29th Sunday in Ordinary Time

Photo Credit: pixabay.com

Isaiah 53:10-11
Hebrews 4:14-16
Mark 10:35-45 or 10:42-45

Renounce and Enjoy

The title for this reflection comes from Gandhi, a man who lived for others. The belief that a person can be detached from one’s own desires fits both Gandhi and the story from today’s gospel.

James and John come to Jesus and ask, “Grant that in your glory we may sit one at your right and the other at your left.” They are very caught up in their own desire for future glory. Jesus answers their request with a statement and a question. “You do not know what you are asking. Can you drink the cup that I drink or be baptized with the baptism with which I am baptized?” Jesus knows that his future will include suffering and death. James and John naively answer that they can drink from that cup.

They are not alone in their desires because when the other disciples heard their request they become angry. They are jealous. They, too, want the first places when Jesus comes into his glory. They, too, want power and a place of importance.

Jesus responds with a message that is important for all of us to hear. “You know that those who are recognized as rulers over the Gentiles lord it over them, and their great ones make their authority over them felt. But it shall not be so among you. Rather, whoever wishes to be great among you will be your servant; whoever wishes to be first among you will be the slave of all. For the Son of Man did not come to be served but to serve and to give his life as a ransom for many.”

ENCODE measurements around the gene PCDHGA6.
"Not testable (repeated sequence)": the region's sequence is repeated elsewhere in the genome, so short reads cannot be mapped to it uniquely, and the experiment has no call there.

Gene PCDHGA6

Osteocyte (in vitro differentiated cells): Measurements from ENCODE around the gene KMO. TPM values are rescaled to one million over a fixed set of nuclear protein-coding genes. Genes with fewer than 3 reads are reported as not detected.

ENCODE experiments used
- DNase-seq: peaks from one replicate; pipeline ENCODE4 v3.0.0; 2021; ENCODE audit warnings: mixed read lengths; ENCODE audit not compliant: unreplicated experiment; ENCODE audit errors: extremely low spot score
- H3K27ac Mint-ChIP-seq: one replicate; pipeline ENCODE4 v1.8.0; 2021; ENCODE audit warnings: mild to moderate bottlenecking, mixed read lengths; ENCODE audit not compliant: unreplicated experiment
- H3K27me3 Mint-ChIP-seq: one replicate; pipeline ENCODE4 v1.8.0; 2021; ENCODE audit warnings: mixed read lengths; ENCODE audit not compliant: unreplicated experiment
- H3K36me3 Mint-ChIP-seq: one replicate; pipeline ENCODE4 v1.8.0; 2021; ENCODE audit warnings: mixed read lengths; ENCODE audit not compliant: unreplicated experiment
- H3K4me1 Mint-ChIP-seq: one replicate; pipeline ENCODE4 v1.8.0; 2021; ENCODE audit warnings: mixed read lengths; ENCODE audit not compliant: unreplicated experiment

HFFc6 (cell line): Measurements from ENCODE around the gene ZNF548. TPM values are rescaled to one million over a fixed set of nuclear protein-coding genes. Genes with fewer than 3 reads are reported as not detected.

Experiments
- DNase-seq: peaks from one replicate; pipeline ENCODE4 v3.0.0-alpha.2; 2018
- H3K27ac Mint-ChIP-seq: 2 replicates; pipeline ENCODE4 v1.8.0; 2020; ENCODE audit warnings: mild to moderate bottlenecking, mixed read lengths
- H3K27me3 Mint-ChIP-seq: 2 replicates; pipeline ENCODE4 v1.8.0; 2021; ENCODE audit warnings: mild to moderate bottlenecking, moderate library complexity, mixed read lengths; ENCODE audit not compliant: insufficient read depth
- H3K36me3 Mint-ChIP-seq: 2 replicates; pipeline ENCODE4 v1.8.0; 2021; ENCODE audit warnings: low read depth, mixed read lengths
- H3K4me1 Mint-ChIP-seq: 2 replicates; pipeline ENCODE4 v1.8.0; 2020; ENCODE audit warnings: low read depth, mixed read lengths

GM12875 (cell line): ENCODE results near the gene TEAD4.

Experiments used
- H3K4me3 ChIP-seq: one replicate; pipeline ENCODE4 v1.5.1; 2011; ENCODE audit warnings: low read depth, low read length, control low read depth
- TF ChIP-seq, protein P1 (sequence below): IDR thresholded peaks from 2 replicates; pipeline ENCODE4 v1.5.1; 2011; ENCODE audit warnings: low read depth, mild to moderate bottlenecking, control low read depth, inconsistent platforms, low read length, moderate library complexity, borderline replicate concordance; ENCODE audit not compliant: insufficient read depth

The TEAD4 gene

How common it is for you or me to want to succeed or have great results in all we do. We want to be recognized as good people, people who follow Christ and live as good Christians. And yet the reality does not always match our desires or self-beliefs. True service means discerning God’s will for us and then acting upon that call to serve others. Sometimes it will mean drinking from the cup of suffering as we care for a sick person or support someone who is mentally or emotionally ill. It may mean going out of our comfort zone to serve in a soup kitchen or visit the lonely. It may be as simple as being patient and loving toward an irascible friend or family member. Your honest discernment and desire to serve will lead you to a good way to serve and for the right reason. Repeating the responsorial psalm response over and over is a good way to start.  

Lord, let your mercy be on us, as we place our trust in you.”

When have you realized that you put yourself first rather than thinking of the needs of others?

How can you follow the example of Jesus and use your call to serve others?

One Comment Add yours

  1. Ellen Barnes Pfiffner says:

    If ever there was a time, it is now, our elected officials and corporate leaders need to practice servant leadership.


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